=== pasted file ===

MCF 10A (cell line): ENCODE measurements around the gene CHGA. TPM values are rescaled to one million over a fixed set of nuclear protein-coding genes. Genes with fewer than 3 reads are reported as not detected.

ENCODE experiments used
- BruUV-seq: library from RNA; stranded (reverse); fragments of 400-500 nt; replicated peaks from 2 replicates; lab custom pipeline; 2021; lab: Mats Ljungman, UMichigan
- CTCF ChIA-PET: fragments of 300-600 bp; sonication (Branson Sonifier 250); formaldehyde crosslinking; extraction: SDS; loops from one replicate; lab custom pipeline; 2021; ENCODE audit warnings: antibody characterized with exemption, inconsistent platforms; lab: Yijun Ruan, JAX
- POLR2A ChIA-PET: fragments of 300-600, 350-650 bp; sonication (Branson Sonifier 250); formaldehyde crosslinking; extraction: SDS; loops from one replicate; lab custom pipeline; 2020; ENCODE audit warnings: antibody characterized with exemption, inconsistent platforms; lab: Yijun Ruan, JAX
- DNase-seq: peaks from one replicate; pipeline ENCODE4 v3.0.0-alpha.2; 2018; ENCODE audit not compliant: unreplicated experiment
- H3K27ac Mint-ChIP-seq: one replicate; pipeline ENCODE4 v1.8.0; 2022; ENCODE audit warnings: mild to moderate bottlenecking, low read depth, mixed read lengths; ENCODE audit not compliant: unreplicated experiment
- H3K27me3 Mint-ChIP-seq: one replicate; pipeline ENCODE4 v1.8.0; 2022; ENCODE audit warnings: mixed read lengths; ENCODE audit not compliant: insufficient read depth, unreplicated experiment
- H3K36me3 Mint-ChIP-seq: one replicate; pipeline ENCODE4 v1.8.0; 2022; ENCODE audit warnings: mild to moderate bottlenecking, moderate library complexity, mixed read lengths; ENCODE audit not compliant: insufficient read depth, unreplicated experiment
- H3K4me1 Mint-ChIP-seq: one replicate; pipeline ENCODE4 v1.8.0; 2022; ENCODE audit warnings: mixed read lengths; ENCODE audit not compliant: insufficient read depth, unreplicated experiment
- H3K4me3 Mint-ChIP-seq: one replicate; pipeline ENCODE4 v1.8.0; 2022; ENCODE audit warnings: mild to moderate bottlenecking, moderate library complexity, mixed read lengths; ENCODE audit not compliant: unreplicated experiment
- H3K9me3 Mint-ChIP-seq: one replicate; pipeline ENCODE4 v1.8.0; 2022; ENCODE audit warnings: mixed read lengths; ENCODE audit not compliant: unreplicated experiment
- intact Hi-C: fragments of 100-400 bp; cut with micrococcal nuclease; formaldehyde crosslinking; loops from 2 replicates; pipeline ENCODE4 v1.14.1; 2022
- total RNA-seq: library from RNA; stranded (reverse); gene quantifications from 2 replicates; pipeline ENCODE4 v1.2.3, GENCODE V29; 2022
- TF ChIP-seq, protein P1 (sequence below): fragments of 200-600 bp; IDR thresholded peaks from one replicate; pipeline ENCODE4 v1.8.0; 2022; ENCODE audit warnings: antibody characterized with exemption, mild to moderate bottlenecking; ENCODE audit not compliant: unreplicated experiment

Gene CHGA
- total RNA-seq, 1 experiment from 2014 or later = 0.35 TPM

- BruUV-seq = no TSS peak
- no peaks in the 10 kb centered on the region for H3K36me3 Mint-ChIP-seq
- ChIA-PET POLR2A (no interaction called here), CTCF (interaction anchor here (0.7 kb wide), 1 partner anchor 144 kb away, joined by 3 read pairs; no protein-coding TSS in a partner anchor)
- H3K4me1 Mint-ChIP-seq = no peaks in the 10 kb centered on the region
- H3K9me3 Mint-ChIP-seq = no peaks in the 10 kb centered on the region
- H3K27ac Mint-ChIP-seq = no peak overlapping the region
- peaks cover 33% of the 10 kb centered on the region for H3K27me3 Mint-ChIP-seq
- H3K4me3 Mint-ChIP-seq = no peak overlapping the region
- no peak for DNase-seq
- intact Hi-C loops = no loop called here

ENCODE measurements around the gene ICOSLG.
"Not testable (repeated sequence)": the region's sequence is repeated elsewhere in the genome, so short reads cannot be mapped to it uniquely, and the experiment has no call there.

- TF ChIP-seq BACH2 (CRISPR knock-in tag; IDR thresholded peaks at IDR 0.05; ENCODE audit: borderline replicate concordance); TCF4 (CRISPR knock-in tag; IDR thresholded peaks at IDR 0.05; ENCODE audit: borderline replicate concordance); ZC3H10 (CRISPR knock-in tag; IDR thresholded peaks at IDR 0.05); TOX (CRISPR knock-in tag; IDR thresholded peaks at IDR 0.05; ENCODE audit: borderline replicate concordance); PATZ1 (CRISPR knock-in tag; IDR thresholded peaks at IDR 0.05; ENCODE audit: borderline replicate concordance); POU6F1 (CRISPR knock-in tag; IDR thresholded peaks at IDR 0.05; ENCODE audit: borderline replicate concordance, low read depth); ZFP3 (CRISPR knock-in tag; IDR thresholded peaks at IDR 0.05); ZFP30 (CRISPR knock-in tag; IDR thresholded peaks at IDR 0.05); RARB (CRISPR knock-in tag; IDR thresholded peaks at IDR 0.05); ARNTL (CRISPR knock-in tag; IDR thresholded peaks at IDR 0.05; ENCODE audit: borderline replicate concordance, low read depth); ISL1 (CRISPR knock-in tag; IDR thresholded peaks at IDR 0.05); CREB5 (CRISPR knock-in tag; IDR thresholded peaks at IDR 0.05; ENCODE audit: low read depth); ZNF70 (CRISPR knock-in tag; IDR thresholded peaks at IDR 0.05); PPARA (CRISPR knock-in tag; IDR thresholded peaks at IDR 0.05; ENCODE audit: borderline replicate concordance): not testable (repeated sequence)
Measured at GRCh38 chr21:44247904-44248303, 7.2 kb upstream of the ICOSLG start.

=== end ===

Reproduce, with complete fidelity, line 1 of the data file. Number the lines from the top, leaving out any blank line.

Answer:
MCF 10A (cell line): ENCODE measurements around the gene CHGA. TPM values are rescaled to one million over a fixed set of nuclear protein-coding genes. Genes with fewer than 3 reads are reported as not detected.